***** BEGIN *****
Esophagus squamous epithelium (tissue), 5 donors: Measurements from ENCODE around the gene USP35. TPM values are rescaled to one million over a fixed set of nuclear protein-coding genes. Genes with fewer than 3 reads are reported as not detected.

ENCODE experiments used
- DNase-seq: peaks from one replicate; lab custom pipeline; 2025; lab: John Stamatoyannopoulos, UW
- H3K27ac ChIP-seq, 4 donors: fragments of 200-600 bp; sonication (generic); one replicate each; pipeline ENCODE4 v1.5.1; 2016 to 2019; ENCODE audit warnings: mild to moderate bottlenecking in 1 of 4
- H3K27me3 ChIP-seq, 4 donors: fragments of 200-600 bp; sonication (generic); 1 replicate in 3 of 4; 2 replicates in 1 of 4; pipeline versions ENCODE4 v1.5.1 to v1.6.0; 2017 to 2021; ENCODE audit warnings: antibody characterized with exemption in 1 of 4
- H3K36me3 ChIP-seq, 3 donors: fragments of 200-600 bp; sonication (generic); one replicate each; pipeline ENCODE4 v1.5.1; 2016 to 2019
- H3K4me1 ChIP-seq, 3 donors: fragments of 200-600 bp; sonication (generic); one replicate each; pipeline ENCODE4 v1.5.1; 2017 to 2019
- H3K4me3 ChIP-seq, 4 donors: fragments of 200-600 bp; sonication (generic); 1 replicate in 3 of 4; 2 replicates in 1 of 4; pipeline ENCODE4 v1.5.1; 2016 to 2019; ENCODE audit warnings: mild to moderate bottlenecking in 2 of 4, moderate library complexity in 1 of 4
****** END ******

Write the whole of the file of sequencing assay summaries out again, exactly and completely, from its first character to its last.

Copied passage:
Esophagus squamous epithelium (tissue), 5 donors: Measurements from ENCODE around the gene USP35. TPM values are rescaled to one million over a fixed set of nuclear protein-coding genes. Genes with fewer than 3 reads are reported as not detected.

ENCODE experiments used
- DNase-seq: peaks from one replicate; lab custom pipeline; 2025; lab: John Stamatoyannopoulos, UW
- H3K27ac ChIP-seq, 4 donors: fragments of 200-600 bp; sonication (generic); one replicate each; pipeline ENCODE4 v1.5.1; 2016 to 2019; ENCODE audit warnings: mild to moderate bottlenecking in 1 of 4
- H3K27me3 ChIP-seq, 4 donors: fragments of 200-600 bp; sonication (generic); 1 replicate in 3 of 4; 2 replicates in 1 of 4; pipeline versions ENCODE4 v1.5.1 to v1.6.0; 2017 to 2021; ENCODE audit warnings: antibody characterized with exemption in 1 of 4
- H3K36me3 ChIP-seq, 3 donors: fragments of 200-600 bp; sonication (generic); one replicate each; pipeline ENCODE4 v1.5.1; 2016 to 2019
- H3K4me1 ChIP-seq, 3 donors: fragments of 200-600 bp; sonication (generic); one replicate each; pipeline ENCODE4 v1.5.1; 2017 to 2019
- H3K4me3 ChIP-seq, 4 donors: fragments of 200-600 bp; sonication (generic); 1 replicate in 3 of 4; 2 replicates in 1 of 4; pipeline ENCODE4 v1.5.1; 2016 to 2019; ENCODE audit warnings: mild to moderate bottlenecking in 2 of 4, moderate library complexity in 1 of 4